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Creator Qualifier: Attributed to
Creator Nationality: Asian; Middle Eastern; Syrian
Creator Active Place: Damascus, Syria
Creator Name-CRT: Attributed to Damascus, Syria
Title: Period room
Title Type: Object name
Title: Nur al-Din Room
Creation Start Date: 1119
Creation End Date: 1707
Creation Date: dated 1119 A.H. / A.D. 1707
Object Type: Architecture
Classification Term: Woodwork
Materials and Techniques: Wood, marble, stucco, glass, mother-of-pearl, ceramics, tile, stone, iron, colors, gold
Dimensions: H. 22 ft. 1/2 in. x 16 ft. 8 1/2 in. (671.6 x 509.2 cm), D. from inside front entrance to back wall 26 ft. 4 3/4 in. (804.2 cm)
AMICA Contributor: The Metropolitan Museum of Art
Owner Location: New York, New York, USA
ID Number: 1970.170
Credit Line: Gift of The Hagop Kevorkian Fund, 1970
The Nur al-Din room of A.D. 1707 is from an upper-class Syrian home of the Ottoman period. Such houses contained two reception areas, those open to the courtyard for the warm season and those inside for the cold months. As was customary in Islamic lands, these rooms were reserved for the master of the house and his guests.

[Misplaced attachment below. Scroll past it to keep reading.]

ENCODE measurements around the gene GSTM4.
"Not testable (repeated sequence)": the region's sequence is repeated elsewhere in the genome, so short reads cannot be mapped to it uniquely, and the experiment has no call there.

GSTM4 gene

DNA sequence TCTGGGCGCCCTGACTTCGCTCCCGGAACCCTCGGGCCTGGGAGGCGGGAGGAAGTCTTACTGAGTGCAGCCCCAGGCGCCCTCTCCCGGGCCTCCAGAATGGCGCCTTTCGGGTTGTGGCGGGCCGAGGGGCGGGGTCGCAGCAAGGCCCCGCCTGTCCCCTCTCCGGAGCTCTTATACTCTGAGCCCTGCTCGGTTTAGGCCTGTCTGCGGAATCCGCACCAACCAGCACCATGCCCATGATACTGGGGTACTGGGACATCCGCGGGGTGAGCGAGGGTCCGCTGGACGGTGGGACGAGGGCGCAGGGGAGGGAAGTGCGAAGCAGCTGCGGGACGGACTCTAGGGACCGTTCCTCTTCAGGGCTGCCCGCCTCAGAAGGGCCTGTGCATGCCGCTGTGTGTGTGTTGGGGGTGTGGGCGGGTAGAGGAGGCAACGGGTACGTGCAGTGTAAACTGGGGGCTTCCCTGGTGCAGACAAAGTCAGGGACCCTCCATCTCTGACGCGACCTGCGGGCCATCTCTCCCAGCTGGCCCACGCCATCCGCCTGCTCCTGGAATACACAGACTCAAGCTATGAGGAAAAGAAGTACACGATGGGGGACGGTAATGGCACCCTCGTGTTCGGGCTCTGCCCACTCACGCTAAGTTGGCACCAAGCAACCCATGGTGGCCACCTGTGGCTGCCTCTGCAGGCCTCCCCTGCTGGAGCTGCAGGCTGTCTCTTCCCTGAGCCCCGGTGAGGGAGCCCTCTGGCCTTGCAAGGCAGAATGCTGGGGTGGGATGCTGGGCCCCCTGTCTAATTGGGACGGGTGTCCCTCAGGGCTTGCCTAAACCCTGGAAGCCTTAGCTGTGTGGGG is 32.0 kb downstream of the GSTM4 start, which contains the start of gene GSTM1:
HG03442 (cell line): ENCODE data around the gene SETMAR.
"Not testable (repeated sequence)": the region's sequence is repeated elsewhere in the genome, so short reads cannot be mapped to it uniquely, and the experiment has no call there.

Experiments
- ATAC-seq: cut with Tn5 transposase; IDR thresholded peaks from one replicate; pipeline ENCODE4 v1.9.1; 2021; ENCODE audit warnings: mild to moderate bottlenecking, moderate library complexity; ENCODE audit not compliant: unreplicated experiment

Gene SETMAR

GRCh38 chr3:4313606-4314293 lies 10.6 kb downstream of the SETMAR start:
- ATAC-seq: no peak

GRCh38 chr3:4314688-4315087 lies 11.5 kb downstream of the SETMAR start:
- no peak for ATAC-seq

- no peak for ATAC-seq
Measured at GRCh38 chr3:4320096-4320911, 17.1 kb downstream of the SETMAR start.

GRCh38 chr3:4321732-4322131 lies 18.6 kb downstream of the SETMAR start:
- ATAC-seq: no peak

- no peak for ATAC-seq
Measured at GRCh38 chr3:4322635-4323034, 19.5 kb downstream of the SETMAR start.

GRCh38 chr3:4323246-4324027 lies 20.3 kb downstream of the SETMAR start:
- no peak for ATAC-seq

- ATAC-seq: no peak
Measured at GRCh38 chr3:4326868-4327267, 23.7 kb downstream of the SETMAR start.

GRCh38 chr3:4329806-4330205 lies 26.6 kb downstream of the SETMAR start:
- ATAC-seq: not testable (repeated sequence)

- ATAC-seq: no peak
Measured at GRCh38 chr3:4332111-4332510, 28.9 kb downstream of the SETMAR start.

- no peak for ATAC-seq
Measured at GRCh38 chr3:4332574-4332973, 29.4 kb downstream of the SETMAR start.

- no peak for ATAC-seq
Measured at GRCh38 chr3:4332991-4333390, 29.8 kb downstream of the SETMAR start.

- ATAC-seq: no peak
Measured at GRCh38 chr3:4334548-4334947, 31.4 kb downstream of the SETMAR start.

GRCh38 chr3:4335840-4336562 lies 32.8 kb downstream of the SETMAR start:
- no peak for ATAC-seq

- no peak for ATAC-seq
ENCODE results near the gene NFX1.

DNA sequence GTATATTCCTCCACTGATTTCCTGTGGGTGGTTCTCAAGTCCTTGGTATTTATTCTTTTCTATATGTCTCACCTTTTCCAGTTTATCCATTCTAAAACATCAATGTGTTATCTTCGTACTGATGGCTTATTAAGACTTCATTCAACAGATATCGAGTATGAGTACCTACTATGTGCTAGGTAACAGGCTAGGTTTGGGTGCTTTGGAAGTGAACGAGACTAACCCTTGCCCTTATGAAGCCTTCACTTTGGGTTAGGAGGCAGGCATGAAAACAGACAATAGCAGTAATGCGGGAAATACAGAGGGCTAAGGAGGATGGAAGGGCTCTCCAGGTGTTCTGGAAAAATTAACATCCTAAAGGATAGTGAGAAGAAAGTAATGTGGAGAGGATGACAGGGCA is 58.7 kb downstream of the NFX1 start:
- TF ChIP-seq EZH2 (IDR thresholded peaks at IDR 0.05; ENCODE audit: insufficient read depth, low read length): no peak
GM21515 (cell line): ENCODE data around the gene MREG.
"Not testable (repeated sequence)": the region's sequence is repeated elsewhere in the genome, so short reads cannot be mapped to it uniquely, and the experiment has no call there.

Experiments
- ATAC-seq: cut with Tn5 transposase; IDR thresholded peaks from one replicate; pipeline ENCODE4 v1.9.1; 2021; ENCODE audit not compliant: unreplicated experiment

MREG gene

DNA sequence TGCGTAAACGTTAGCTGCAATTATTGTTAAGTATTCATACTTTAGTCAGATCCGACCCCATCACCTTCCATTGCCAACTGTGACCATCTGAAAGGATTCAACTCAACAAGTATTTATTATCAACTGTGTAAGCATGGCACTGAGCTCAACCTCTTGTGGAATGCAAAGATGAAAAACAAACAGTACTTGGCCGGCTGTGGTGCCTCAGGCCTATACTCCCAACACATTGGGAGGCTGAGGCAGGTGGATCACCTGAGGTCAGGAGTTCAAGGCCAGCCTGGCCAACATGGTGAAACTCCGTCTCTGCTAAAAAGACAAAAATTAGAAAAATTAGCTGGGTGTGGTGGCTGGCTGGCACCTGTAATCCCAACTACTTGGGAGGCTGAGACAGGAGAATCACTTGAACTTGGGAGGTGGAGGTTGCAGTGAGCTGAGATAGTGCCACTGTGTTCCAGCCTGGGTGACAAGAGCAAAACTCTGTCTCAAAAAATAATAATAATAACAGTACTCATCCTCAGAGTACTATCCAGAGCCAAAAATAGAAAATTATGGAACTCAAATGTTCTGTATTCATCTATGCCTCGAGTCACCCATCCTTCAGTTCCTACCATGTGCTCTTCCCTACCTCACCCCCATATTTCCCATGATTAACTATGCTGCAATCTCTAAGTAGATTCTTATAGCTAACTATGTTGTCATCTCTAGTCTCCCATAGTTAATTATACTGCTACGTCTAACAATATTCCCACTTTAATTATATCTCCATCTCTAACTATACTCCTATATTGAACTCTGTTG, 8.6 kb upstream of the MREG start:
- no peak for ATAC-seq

The winter reception room of the Nur al-Din house is made up of two parts. One entered through a narrow passage into an inner courtyard with a bubbling fountain. The floors and fountain are made of inlaid colored marble. Servants were stationed here to make coffee and to prepare the water pipe and the braziers that warmed the winter air. Guests also left their shoes here before ascending the high step under the archway into the reception room proper, where they were invited to recline on the divan cushions. Everyone was completely cut off from the outside world in this calm setting, created by the sound of soft splashing water and by the soothing light that filtered through the stained-glass windows. Even in the hottest weather, the atmosphere remained inviting.
The open niches served for storing books, hubble-bubbles, and a collection of ceramics and metalwork, and the closets held mats and bedding. The shutters over the lower windows are such an integral part of the paneling that they are not noticeable when closed; when opened, fresh air passed through the window grills.
The wooden panels are ornamented with raised designs made of gesso, mainly in floral patterns or poetic inscriptions in Arabic. These are then painted in a limited palette of colors, dominated by gold and, to a lesser degree, by silver. The flat ceiling over the reception area and the beams over the courtyard are decorated in the same manner but in a slightly richer fashion.
AMICA ID: MMA_.1970.170
AMICA Library Year: 2000
Media Metadata Rights:
Copyright The Metropolitan Museum of Art
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